The professor leaned against the front of his desk, keeping himself aright with hands gripping the edge. “Why did you choose to stay today?”

            “Sir?”

            “I heard everything Mr. Rodgers said to you. Calling me a codger. Saying I refuse to change with the times. You didn’t correct him or agree with him. That leaves me with two options. One, you stayed today because you disagree with your friend but are too cowardly to confront him. Two, you stayed because you agree with your friend but are too cowardly to confront me. Which do you think is correct?”

            Jason jerked his head, confounded at the accusation. He adjusted the strap to his backpack. “I – I don’t think I’m a coward.”

            “Do you know how Webster Dictionary defines ‘coward’?” Dr. Vellion did not allow his penetrating focus on his student to shift. “One who shows disgraceful timidity or fear.”

            “But I didn’t—”

            “You permitted your friend to speak about a person whom you believed was not there to defend himself. By not standing up to Mr. Rodgers, you were consenting to his opinion. If you truly agree that I am nothing more than an eccentric, you are too fearful to say so to my face. If you disagree, then you are too fearful of losing a slanderer’s good opinion of you. What would you call that if not cowardice?”

            Jason’s mouth worked, but his voice box did not cooperate. Half-started squawks and mumbles were all he could manage. He did not agree, but he felt powerless to articulate a proper response.

            “My point is not to shame you, Mr. Ramos. Otherwise, I would have done so with everyone else still here. I simply want you to think about how you interact with others. It all comes down to history.”

            “History?” Jason’s eyes narrowed. “What does any of this have to do with history?”

            “There was a time when a man came into power. He claimed that several groups of people were the cause of everyone’s troubles. People knew this was not true, but they did not speak up because they were too fearful. They didn’t want to be next. So they went along with the lie. Some of them even started to believe the lie and harassed anyone who called it a lie. Do you see where I’m going with this?”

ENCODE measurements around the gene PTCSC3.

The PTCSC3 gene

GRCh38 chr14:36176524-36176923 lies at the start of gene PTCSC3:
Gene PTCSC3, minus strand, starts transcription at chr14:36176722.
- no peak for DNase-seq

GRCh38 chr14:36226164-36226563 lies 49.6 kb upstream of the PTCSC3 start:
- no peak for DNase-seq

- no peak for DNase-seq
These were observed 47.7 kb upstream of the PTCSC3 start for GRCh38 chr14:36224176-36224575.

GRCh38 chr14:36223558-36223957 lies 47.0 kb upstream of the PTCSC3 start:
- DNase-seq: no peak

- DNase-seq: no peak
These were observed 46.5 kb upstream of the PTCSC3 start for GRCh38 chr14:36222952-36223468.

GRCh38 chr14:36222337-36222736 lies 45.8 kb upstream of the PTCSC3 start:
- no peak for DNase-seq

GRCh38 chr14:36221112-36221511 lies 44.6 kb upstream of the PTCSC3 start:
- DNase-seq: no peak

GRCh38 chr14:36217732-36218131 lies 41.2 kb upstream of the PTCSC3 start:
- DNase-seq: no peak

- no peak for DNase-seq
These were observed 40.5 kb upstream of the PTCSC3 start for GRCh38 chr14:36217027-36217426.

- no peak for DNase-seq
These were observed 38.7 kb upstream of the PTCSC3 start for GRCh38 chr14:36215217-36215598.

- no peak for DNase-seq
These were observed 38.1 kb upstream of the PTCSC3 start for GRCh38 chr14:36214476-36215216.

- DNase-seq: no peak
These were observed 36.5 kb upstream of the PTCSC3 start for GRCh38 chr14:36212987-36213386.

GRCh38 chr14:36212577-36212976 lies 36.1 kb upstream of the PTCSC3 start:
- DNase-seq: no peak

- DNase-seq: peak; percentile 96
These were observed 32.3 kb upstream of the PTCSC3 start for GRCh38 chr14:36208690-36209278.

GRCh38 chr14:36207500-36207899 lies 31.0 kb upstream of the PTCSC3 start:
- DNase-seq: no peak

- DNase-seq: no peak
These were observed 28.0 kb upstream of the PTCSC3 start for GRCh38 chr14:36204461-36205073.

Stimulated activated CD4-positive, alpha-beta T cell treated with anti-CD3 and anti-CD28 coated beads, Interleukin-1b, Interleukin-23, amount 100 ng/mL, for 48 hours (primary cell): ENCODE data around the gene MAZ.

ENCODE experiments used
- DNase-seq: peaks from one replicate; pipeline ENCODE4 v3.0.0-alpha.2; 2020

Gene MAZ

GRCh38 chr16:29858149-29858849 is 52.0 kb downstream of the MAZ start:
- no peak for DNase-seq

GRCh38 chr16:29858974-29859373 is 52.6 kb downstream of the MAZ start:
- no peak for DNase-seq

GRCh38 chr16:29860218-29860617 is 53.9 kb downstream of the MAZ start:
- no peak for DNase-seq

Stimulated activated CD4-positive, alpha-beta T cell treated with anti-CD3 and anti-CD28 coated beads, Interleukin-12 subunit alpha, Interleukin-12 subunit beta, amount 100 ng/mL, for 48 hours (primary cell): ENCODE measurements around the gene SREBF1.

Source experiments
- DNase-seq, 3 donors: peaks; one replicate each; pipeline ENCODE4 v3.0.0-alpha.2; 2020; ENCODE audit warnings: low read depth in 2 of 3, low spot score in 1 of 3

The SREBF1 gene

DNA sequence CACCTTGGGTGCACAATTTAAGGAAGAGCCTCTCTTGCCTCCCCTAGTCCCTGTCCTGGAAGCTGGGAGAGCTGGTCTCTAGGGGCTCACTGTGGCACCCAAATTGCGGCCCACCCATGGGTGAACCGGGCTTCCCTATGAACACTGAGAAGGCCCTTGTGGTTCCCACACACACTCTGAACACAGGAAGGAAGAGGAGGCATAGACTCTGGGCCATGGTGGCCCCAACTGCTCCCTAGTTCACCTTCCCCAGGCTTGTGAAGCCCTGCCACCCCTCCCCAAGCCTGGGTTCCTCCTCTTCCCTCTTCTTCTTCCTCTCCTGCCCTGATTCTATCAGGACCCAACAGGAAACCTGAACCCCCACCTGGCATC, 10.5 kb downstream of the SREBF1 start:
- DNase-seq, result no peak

Shoulders slumping, Jason nodded.

            “So which is it? Which kind of coward were you?”

            Knowing any further denials would be fruitless, Jason cleared his throat. “The kind who didn’t want to lose a friend.”

            “That’s what I thought.” Dr. Vellion packed his briefcase, clipping the latches back into place. “I’ll see you next Monday, then, Mr. Ramos.”

            Jason stood still, watching his professor walk out of the room with head held high. “Wait. Dr. Vellion, why did you stop me?”

            The history lecturer paused and turned back. “Isn’t it obvious?”

            Jason shrugged.

            “I teach history so that your generation doesn’t make the same mistakes that mine made. You were a coward today. But you don’t have to be one tomorrow.”

Advertisements

Turnover

            How difficult can it be to remember to file paperwork properly? Percy Elton kicked a rock as he fumed. Gnashing his teeth, the human resources bureaucrat felt his spindly fingers balling up. It’s simple! A process a baby could follow. A helpless baby! What does that make Roger? Can he remember to turn in his 1533s on the second Thursday of the month like a civilized person? Of course not! That would require him to get off his dumb ass and do his damn job!

            A voice in his head reminded him to calm himself. That this was a problem he could solve. There’s always turnover. When he had joined the esteemed ranks of HR, the thought of hoping for turnover would have made his skin crawl. Percy was, after all, supposed to make the working environment feel safe. But now he rubbed his hands together and grinned at the thought of watching Roger hear the news. Anyone who can’t tell the difference between a 1533 and a 1353 has it coming.

*                                  *                                  *

            Roger Veckser stepped out the elevator before the doors were all the way open. His eyes beamed at anyone who passed by. In his hand, he held a coffee carrier laden with six steaming beverages. On his way to his desk, Roger handed out each one to the members of his team. Though not a caffeine addict like most of his colleagues at PWX Sales, he always wanted to keep his people happy. As happy as one can be with turnover always lurking in their minds.